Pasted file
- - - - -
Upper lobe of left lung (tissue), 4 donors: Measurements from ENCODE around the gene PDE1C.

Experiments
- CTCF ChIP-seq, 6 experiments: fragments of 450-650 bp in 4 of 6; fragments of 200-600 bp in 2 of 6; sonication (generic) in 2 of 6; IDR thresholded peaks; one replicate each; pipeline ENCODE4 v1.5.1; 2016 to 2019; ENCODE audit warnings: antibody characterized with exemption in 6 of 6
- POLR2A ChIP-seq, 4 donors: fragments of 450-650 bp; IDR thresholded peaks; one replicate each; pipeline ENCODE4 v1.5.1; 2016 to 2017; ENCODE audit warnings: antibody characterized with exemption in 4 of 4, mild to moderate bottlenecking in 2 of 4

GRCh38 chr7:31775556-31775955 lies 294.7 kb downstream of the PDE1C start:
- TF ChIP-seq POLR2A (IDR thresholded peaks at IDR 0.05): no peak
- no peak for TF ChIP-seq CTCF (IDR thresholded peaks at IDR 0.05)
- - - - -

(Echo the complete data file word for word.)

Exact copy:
Upper lobe of left lung (tissue), 4 donors: Measurements from ENCODE around the gene PDE1C.

Experiments
- CTCF ChIP-seq, 6 experiments: fragments of 450-650 bp in 4 of 6; fragments of 200-600 bp in 2 of 6; sonication (generic) in 2 of 6; IDR thresholded peaks; one replicate each; pipeline ENCODE4 v1.5.1; 2016 to 2019; ENCODE audit warnings: antibody characterized with exemption in 6 of 6
- POLR2A ChIP-seq, 4 donors: fragments of 450-650 bp; IDR thresholded peaks; one replicate each; pipeline ENCODE4 v1.5.1; 2016 to 2017; ENCODE audit warnings: antibody characterized with exemption in 4 of 4, mild to moderate bottlenecking in 2 of 4

GRCh38 chr7:31775556-31775955 lies 294.7 kb downstream of the PDE1C start:
- TF ChIP-seq POLR2A (IDR thresholded peaks at IDR 0.05): no peak
- no peak for TF ChIP-seq CTCF (IDR thresholded peaks at IDR 0.05)